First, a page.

WASHINGTON — The Obama administration faced a growing Congressional backlash against the National Security Agency’s domestic surveillance operations on Wednesday, as lawmakers from both parties called for the vast collection of private data on millions of Americans to be scaled back.
During a sometimes contentious hearing of the House Judiciary Committee, Republicans and Democrats told administration officials that they believed the government had exceeded the surveillance authorities granted by Congress, and warned that they were unlikely to be reauthorized in the future.
Representative Jim Sensenbrenner, Republican of Wisconsin, said that no one in Congress believed that the counterterrorism laws enacted since the Sept. 11, 2001, attacks were meant to allow for the collection of phone records of virtually everyone in America.
“The government is stockpiling sensitive personal data on a grand scale,” said Representative Ted Deutch, Democrat of Florida. “Intelligence officers, contractors and personnel only need a rubber-stamp warrant from the FISA court to then learn virtually everything there is to know about an American citizen,” he said, referring to the Foreign Intelligence Surveillance Act.
While administration officials defended the surveillance during the hearing, several lawmakers said that the data collection was unsustainable, and that Congress would move to either revoke the legislative authorization for the bulk collection now or at least refuse to renew it when it expires in 2015. Mr. Sensenbrenner interrupted James Cole, a deputy attorney general, to say, “Unless you realize you’ve got a problem, that is not going to be renewed.”
Wednesday’s hearing was part of a counteroffensive emerging against the National Security Agency’s domestic surveillance since the scope of the spying operations was exposed by Edward J. Snowden, a former N.S.A. contractor.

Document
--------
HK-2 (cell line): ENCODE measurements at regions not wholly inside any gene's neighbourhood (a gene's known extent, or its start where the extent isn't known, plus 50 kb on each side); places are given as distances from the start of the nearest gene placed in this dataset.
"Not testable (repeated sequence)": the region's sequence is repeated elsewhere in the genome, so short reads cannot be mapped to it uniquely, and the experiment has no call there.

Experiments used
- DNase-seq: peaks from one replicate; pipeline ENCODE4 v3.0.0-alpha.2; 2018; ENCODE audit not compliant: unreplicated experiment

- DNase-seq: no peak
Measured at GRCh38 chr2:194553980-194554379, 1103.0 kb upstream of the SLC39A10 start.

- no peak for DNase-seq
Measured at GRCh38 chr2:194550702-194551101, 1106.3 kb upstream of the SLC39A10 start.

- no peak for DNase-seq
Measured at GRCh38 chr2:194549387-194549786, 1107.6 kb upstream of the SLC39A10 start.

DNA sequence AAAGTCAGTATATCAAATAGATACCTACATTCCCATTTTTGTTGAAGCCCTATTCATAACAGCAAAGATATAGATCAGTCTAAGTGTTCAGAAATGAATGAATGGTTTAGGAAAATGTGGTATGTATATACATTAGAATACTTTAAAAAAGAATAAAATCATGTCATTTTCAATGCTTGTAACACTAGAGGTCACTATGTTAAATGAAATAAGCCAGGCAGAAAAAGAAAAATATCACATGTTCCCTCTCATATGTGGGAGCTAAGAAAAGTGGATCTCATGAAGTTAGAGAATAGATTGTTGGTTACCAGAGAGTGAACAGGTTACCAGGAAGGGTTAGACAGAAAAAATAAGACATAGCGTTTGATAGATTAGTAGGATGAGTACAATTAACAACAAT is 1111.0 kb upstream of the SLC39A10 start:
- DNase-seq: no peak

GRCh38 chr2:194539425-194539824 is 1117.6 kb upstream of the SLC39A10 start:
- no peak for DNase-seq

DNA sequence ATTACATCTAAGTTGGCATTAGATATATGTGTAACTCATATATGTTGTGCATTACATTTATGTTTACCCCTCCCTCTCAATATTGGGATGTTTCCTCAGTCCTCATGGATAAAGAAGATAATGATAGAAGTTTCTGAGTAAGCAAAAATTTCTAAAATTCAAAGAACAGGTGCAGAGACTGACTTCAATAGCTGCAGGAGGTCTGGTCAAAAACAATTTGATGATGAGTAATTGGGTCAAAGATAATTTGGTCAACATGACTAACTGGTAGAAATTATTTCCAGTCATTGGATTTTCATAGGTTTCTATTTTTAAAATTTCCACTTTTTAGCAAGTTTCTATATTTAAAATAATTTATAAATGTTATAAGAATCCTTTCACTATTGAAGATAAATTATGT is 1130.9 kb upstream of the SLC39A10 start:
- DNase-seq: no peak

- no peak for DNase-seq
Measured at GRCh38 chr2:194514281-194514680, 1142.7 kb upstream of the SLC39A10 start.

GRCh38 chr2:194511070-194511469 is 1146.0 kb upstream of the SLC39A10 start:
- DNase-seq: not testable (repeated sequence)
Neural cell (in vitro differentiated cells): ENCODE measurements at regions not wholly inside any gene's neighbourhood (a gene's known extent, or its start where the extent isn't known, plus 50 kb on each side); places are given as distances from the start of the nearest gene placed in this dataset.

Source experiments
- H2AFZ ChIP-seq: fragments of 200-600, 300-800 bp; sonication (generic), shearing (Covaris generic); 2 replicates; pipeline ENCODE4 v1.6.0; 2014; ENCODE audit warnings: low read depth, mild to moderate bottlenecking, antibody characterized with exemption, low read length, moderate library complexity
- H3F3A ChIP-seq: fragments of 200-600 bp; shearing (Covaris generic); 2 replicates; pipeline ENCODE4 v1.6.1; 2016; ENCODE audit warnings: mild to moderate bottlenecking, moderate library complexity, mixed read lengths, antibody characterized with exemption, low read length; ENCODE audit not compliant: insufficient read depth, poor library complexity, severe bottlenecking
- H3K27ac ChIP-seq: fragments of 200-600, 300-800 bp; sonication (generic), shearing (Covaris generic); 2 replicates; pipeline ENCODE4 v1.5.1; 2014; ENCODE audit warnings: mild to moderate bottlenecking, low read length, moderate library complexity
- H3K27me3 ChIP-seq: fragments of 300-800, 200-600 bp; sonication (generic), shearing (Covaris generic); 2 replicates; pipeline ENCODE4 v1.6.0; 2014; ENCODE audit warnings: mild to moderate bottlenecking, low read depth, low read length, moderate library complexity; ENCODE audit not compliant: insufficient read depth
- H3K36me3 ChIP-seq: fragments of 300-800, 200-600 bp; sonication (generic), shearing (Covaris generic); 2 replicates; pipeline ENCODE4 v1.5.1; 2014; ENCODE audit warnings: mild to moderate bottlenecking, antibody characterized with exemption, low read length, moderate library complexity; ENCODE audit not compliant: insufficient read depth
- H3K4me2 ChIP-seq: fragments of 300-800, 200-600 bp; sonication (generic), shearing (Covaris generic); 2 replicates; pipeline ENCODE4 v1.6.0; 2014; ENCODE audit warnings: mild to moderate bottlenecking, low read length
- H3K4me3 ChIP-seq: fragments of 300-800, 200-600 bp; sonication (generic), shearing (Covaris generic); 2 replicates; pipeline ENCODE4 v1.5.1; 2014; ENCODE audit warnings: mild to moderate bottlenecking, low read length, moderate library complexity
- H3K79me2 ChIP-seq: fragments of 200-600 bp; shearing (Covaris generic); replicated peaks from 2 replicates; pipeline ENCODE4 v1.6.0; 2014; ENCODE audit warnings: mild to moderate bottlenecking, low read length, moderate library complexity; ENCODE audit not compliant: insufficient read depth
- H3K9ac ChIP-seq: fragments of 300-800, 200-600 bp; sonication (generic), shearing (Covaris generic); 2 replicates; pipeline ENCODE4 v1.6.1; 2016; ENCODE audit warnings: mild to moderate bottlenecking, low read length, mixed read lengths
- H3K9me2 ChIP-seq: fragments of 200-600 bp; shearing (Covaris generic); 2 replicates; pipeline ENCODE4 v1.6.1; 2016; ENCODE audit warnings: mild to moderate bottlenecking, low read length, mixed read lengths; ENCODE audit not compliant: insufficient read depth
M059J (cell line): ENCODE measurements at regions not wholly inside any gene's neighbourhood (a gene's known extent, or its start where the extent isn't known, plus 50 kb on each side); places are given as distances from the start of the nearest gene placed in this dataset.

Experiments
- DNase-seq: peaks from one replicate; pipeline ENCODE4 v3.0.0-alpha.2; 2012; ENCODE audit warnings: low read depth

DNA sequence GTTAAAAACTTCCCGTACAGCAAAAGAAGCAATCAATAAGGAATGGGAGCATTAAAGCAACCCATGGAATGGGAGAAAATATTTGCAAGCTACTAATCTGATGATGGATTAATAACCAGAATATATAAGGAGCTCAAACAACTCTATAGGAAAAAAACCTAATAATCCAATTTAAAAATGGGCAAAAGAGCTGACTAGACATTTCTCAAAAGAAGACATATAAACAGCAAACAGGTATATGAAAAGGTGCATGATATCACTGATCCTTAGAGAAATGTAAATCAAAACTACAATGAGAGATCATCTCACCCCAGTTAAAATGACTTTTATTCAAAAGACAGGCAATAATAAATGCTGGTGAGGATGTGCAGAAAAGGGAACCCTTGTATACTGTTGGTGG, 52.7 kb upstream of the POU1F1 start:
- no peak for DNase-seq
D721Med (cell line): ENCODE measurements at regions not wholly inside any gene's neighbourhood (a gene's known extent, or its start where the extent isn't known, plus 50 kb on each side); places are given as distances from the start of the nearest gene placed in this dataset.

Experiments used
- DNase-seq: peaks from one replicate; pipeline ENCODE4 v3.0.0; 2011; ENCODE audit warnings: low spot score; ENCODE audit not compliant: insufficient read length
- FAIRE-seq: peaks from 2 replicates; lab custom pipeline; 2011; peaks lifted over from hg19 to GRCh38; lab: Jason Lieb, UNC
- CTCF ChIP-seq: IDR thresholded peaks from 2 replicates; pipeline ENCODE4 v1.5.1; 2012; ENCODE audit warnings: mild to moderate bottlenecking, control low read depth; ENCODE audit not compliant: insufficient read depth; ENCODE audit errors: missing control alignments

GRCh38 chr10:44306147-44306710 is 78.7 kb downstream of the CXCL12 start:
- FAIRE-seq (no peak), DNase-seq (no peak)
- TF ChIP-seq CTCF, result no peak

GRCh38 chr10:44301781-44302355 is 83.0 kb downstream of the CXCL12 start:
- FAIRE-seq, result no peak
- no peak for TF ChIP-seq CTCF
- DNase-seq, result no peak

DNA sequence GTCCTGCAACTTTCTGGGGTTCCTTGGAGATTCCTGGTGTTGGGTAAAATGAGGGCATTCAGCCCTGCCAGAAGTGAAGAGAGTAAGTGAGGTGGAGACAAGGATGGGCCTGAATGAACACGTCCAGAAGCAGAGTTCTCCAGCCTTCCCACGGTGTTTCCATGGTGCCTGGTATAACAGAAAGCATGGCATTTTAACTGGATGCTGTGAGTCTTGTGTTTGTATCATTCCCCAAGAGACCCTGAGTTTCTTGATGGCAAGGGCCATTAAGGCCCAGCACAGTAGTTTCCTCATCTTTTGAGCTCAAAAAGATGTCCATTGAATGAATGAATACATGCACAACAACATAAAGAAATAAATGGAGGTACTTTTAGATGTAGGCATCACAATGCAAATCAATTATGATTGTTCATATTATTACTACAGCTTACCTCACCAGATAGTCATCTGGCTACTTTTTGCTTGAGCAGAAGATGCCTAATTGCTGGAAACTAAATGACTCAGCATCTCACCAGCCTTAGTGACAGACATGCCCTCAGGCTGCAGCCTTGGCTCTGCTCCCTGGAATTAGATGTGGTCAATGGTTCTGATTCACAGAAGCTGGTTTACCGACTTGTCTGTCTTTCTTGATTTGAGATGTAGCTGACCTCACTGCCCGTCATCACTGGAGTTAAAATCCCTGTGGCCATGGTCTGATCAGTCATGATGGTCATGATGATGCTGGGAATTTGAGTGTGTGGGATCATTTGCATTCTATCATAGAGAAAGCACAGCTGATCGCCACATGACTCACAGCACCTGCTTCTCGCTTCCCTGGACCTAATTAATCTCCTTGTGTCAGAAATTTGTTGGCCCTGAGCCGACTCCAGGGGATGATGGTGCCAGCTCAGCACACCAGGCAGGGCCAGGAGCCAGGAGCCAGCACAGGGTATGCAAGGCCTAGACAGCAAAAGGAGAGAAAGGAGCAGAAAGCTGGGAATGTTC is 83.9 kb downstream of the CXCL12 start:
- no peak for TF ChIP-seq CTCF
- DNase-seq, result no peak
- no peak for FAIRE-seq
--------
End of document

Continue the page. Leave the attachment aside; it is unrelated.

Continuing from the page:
A coalition of Silicon Valley companies and civil liberties groups plans to press President Obama on Thursday to disclose more information about the agency’s surveillance operations so that Americans can have a more informed public debate. Much of the controversy involves the agency’s bulk collection of telephone data, which includes which numbers have called other numbers and time and length of calls, but not the content.
In a letter to top administration officials, the group will ask that the government start opening up the surveillance process by allowing companies to publicly disclose the number of secret requests for data they receive from the N.S.A., the number of individuals the requests cover, and whether the requests involve the content of communications or other data, according to a draft of the letter and interviews with officials from the companies and organizations involved.
The group, which includes Apple, Google, Facebook and Twitter, and organizations including the Center for Democracy and Technology, the Electronic Frontier Foundation and the American Civil Liberties Union, urge in their letter that the government publish the same information, and that Congress should enact new legislation mandating greater openness in the surveillance process.